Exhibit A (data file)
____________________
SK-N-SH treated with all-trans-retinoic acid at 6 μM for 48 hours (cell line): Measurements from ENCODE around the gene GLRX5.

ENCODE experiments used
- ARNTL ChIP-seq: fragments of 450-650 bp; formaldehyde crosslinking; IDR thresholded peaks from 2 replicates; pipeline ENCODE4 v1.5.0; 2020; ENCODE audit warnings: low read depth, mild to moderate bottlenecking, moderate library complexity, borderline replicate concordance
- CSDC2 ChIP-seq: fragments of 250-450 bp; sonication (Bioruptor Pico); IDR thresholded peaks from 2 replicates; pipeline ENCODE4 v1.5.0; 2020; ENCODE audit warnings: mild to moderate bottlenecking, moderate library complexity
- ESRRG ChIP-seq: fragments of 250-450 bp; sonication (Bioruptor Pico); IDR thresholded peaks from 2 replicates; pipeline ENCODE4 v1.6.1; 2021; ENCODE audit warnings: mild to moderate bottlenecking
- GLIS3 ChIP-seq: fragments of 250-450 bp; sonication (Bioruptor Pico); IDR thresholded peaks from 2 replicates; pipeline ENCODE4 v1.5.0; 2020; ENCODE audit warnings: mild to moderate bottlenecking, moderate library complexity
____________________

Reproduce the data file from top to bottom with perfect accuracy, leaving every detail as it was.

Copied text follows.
SK-N-SH treated with all-trans-retinoic acid at 6 μM for 48 hours (cell line): Measurements from ENCODE around the gene GLRX5.

ENCODE experiments used
- ARNTL ChIP-seq: fragments of 450-650 bp; formaldehyde crosslinking; IDR thresholded peaks from 2 replicates; pipeline ENCODE4 v1.5.0; 2020; ENCODE audit warnings: low read depth, mild to moderate bottlenecking, moderate library complexity, borderline replicate concordance
- CSDC2 ChIP-seq: fragments of 250-450 bp; sonication (Bioruptor Pico); IDR thresholded peaks from 2 replicates; pipeline ENCODE4 v1.5.0; 2020; ENCODE audit warnings: mild to moderate bottlenecking, moderate library complexity
- ESRRG ChIP-seq: fragments of 250-450 bp; sonication (Bioruptor Pico); IDR thresholded peaks from 2 replicates; pipeline ENCODE4 v1.6.1; 2021; ENCODE audit warnings: mild to moderate bottlenecking
- GLIS3 ChIP-seq: fragments of 250-450 bp; sonication (Bioruptor Pico); IDR thresholded peaks from 2 replicates; pipeline ENCODE4 v1.5.0; 2020; ENCODE audit warnings: mild to moderate bottlenecking, moderate library complexity